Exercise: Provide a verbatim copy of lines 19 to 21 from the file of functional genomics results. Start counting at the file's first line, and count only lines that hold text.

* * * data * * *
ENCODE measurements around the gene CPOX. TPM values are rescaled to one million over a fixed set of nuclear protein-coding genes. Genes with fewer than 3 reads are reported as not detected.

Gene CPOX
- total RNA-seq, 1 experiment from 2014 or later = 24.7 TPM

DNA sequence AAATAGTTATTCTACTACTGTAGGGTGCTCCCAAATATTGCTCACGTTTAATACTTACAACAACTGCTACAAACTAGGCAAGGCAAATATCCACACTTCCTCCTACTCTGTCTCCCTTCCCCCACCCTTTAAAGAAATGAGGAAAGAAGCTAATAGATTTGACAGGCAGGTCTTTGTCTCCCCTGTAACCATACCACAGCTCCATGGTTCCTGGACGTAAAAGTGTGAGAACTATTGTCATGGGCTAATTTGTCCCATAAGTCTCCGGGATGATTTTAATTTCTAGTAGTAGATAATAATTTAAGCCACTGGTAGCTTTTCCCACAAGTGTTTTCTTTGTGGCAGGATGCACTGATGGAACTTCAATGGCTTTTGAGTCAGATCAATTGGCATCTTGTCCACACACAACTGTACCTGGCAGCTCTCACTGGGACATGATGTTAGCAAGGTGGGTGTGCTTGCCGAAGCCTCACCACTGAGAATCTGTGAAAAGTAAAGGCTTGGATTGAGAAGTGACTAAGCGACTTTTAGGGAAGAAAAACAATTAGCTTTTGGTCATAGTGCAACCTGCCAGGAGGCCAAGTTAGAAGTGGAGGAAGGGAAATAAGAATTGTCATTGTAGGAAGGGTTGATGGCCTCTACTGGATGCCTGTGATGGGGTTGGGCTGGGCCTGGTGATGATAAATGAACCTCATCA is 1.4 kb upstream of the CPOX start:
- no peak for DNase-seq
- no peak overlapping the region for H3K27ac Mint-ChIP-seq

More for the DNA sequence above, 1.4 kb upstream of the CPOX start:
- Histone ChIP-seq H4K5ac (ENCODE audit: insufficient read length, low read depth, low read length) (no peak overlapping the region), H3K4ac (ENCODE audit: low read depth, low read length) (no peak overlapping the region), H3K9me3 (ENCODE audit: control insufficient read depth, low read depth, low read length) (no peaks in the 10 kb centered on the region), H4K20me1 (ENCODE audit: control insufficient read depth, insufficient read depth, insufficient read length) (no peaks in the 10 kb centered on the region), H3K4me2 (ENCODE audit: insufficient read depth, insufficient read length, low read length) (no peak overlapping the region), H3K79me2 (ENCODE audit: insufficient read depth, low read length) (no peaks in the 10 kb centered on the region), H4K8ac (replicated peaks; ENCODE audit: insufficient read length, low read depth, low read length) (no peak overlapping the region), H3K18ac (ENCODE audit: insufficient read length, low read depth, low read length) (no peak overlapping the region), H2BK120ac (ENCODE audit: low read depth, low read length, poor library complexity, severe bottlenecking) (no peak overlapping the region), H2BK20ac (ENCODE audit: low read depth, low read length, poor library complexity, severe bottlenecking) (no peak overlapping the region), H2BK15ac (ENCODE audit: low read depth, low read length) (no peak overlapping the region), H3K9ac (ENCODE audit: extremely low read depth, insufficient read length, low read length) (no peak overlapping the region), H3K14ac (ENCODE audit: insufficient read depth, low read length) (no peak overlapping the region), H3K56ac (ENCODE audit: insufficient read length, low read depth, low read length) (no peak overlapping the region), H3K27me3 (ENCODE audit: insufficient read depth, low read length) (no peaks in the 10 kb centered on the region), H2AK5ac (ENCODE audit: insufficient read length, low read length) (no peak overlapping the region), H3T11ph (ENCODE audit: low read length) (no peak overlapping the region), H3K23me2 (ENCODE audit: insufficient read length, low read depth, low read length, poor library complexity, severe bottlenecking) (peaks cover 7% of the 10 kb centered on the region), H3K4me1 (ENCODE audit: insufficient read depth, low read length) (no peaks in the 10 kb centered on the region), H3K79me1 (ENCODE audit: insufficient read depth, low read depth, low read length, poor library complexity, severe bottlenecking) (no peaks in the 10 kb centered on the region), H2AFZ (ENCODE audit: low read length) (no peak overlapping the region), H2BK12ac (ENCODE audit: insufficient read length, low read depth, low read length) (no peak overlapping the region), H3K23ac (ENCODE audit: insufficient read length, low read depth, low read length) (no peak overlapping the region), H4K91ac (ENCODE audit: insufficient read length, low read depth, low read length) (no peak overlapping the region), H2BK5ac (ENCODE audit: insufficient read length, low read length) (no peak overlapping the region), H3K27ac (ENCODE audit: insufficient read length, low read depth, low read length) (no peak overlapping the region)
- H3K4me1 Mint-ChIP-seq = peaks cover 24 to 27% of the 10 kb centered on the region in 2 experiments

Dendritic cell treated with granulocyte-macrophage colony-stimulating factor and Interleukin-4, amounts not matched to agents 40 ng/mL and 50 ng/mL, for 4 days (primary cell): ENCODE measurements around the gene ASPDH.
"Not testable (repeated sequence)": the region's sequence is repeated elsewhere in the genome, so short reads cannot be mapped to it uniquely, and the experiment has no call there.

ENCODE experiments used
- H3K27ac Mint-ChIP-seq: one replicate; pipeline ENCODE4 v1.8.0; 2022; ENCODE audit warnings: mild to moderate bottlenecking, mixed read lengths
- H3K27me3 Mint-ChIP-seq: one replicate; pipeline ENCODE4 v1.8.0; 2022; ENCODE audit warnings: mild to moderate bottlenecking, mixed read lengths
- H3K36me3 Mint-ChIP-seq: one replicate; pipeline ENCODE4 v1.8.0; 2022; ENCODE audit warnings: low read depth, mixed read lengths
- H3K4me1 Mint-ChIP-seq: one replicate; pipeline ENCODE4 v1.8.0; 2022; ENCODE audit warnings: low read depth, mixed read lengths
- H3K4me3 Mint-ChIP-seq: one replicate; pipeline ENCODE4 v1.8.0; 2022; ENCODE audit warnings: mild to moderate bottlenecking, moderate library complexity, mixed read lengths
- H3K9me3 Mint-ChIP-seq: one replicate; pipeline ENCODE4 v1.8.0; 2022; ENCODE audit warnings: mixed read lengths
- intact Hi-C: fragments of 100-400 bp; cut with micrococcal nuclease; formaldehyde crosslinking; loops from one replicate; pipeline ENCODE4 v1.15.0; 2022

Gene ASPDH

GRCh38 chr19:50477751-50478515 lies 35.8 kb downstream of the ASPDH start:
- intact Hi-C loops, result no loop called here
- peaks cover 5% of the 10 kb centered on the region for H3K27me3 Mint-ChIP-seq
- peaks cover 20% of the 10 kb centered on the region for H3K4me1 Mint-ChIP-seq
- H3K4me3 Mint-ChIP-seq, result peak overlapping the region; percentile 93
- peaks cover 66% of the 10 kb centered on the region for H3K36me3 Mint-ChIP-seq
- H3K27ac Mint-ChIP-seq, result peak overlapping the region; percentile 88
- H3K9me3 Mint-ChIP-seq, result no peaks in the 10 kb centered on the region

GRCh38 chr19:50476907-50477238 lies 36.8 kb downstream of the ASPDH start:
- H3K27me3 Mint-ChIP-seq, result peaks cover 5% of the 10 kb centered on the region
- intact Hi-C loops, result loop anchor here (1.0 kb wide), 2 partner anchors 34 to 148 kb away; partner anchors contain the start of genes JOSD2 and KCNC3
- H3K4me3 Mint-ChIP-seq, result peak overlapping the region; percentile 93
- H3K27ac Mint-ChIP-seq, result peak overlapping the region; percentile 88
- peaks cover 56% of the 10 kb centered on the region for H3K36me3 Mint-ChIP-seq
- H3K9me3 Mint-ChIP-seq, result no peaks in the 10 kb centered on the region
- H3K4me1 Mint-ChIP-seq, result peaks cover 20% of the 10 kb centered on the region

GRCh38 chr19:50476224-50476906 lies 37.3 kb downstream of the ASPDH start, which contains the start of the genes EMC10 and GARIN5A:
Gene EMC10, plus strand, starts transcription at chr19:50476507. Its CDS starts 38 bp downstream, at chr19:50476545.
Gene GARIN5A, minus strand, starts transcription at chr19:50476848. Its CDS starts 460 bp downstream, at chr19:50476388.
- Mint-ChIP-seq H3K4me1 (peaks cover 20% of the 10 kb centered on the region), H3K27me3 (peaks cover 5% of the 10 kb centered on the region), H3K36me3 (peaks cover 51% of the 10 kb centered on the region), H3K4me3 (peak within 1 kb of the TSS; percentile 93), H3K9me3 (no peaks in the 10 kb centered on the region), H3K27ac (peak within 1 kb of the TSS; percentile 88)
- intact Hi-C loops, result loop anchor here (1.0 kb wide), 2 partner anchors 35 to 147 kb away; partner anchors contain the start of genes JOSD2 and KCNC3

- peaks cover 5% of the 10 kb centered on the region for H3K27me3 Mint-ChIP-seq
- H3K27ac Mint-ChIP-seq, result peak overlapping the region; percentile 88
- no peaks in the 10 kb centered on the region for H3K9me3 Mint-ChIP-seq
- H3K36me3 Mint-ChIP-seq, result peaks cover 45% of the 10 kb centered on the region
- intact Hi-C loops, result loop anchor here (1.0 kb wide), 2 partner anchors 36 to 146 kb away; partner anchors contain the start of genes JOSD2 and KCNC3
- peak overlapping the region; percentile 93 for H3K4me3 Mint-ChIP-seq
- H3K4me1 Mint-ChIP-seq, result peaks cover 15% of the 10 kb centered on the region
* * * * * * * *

- intact Hi-C: fragments of 100-400 bp; cut with micrococcal nuclease; formaldehyde crosslinking; loops from one replicate; pipeline ENCODE4 v1.15.0; 2022

Gene ASPDH

GRCh38 chr19:50477751-50478515 lies 35.8 kb downstream of the ASPDH start: